Online Sellers Unite to Oppose Ecommerce Tax Proposals
Calling sales-tax proposals 'unfair and unwise,' We R Here group seeks to put human face on proposed sales-tax requirements, telling lawmakers that small businesses, jobs are at risk.
Thu, September 13, 2012
The We R Here group, the latest entrant in the long-running and contentious debate over online sales tax, formed about a month ago but staged its official coming-out party this week in the form of an online presentation featuring several Web-based sellers who offered sympathetic stories about their businesses and the detrimental impact that a new requirement to collect taxes in the more than 9,000 jurisdictions across the country would have.
"If I should have to start handling all these different tax jurisdictions, I would have no choice [but] to hire someone to do that for me," says Brandi Tolley, an Army veteran with a special-needs child who runs the online clothing store Buy Big from Brandi based in Springfield, Ill.
With nearly 1,000 members, the coalition is calling on members of Congress to oppose bills that have been offered in the House and Senate that would empower states to require out-of-state ecommerce vendors to remit sales taxes on purchases their residents made.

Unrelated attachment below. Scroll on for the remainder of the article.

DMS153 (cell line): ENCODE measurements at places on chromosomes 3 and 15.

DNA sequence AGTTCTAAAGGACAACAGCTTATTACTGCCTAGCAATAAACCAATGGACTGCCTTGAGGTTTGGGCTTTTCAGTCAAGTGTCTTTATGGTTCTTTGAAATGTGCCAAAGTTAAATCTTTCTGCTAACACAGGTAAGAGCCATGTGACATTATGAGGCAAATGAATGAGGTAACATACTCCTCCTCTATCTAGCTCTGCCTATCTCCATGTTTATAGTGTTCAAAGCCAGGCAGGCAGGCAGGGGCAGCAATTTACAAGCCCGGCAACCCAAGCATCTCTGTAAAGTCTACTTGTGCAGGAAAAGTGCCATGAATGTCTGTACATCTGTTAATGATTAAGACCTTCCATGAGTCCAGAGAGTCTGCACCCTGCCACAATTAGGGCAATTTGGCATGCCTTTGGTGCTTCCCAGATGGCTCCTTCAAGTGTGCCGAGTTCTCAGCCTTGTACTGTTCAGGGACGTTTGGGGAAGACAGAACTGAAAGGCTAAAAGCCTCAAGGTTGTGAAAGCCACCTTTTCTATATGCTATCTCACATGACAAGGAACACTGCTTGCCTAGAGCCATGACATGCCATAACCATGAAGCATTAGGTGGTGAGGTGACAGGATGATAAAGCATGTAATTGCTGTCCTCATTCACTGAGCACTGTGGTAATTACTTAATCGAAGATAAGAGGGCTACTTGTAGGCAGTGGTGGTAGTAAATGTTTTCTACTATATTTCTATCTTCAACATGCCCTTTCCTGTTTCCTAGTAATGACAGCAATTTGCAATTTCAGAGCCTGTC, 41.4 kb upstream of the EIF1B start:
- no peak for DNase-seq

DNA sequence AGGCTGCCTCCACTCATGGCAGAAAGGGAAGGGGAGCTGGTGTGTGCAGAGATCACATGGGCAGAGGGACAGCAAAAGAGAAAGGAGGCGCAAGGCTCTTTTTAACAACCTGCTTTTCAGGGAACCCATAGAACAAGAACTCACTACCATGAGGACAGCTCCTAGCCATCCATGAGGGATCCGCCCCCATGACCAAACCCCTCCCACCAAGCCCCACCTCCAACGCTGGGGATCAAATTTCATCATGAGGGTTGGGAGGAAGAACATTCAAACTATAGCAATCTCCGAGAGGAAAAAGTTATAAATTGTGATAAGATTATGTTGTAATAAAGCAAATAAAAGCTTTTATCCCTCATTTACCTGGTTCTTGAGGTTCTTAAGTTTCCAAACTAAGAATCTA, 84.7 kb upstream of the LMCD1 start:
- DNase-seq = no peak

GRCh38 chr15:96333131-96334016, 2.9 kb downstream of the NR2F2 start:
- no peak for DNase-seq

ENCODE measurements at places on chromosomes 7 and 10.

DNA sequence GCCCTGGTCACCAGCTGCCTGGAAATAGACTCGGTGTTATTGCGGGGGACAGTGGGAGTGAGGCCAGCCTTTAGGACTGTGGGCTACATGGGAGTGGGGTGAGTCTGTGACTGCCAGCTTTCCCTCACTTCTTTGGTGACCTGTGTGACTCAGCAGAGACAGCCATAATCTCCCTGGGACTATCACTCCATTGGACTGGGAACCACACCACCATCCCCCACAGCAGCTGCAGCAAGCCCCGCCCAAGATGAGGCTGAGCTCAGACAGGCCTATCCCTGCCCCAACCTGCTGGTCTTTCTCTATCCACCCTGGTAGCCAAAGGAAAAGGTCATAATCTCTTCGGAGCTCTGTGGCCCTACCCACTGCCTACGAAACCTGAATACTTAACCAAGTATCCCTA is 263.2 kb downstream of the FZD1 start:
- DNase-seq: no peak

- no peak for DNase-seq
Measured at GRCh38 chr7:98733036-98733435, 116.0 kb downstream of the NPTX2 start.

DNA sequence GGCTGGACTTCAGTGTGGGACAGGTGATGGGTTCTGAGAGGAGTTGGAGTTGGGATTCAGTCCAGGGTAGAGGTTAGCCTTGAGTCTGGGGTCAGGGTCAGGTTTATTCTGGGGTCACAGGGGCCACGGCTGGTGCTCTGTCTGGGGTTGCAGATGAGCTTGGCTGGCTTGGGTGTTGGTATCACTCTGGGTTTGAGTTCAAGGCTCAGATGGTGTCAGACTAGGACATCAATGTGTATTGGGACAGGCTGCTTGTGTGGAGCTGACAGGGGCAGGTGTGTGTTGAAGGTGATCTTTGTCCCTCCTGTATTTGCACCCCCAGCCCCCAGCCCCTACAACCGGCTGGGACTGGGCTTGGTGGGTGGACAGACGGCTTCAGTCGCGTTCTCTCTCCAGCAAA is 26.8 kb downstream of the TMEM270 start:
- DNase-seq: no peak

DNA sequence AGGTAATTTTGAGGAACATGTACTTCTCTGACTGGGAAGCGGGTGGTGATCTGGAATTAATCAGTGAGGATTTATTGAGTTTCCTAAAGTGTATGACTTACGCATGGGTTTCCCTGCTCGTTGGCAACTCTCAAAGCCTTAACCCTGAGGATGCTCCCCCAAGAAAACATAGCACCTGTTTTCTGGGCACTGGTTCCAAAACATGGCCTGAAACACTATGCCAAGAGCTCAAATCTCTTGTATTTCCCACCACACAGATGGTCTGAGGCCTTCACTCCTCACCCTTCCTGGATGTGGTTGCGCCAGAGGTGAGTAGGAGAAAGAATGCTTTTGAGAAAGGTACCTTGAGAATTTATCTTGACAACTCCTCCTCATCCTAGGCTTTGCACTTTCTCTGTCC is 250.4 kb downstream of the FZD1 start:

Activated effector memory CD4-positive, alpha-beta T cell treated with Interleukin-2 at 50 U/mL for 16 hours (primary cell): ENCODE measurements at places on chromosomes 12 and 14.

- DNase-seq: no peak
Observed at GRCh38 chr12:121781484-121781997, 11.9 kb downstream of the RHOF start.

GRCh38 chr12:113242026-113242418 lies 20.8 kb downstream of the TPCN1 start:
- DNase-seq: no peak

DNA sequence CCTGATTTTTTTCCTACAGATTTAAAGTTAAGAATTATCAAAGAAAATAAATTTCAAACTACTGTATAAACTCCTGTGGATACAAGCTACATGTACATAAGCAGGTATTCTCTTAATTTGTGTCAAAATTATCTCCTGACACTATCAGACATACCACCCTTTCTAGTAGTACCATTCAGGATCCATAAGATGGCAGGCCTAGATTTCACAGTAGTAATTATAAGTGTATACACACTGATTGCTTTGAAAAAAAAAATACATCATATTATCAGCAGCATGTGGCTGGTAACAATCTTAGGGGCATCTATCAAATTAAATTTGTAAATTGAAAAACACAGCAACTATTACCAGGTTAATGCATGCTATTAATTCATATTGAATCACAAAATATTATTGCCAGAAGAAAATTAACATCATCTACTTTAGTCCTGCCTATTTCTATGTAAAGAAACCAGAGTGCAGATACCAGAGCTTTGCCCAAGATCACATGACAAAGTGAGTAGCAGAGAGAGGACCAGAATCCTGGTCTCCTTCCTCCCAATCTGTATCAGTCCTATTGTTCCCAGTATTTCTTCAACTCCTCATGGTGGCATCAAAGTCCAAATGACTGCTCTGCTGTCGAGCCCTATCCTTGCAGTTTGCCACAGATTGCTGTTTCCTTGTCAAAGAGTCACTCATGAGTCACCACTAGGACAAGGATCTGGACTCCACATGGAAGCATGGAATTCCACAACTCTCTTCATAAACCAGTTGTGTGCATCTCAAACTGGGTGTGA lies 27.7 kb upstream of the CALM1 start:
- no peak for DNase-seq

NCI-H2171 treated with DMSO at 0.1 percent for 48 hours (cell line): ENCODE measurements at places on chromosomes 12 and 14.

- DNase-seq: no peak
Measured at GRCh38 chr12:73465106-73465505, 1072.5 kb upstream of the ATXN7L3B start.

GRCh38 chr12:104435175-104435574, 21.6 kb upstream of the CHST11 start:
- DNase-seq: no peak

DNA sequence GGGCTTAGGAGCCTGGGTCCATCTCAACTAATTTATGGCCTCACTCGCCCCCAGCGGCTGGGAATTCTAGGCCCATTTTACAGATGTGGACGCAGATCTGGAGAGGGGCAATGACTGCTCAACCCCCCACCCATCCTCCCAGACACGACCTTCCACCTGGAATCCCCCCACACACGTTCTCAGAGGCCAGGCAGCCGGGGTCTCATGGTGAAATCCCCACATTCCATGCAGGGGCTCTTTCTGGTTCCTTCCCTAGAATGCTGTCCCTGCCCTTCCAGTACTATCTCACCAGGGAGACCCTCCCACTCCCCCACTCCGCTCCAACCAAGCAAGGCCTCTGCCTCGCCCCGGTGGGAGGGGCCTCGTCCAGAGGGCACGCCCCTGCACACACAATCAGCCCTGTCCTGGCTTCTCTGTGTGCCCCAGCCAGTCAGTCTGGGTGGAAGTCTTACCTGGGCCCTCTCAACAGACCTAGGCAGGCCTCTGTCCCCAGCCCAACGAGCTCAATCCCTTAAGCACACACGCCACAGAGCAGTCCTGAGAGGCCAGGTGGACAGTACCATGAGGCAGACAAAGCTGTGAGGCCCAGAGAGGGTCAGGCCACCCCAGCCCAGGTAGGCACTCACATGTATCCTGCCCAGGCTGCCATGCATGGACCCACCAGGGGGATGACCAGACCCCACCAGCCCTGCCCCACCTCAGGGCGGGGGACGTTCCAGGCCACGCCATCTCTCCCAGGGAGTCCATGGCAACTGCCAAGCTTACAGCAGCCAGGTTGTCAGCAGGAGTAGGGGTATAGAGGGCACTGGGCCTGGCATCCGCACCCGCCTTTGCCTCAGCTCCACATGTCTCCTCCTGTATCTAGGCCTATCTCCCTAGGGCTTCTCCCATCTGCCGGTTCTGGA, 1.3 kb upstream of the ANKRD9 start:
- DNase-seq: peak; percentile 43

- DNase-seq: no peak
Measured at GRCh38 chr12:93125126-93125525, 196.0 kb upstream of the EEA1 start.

Online purchases are currently subject to taxes in states with sales-tax laws, but the U.S. Supreme Court has held that only retailers with a physical presence in a state are required to collect the tax. The court affirmed that Congress could change that through legislation, but that absent action at the federal level, states could not impose the collection requirement.
That ruling, which predated the advent of Internet commerce, left it to individual consumers to report and remit the tax levied on purchases from outside the state when the retailer didn't collect the tax at the time of purchase. But most consumers either don't know about that requirement, known as use tax, or ignore it, and state tax administrators have complained about mounting revenue shortfalls.
The We R Here coalition is seeking to put a human face on the issue, arguing that requiring small online sellers to keep track of the tangle of state and local tax codes across the country would be an overwhelming burden, and put many out of business.
The group is headed by Phil Bond, who previously served as president of Tech America and as under secretary for technology at the Department of Commerce.
"We don't believe it is the job of small businesses to collect sale taxes for governments where they don't live, where they don't have a business presence, where they don't receive government services," Bond says, calling the sales-tax proposals "unfair and unwise."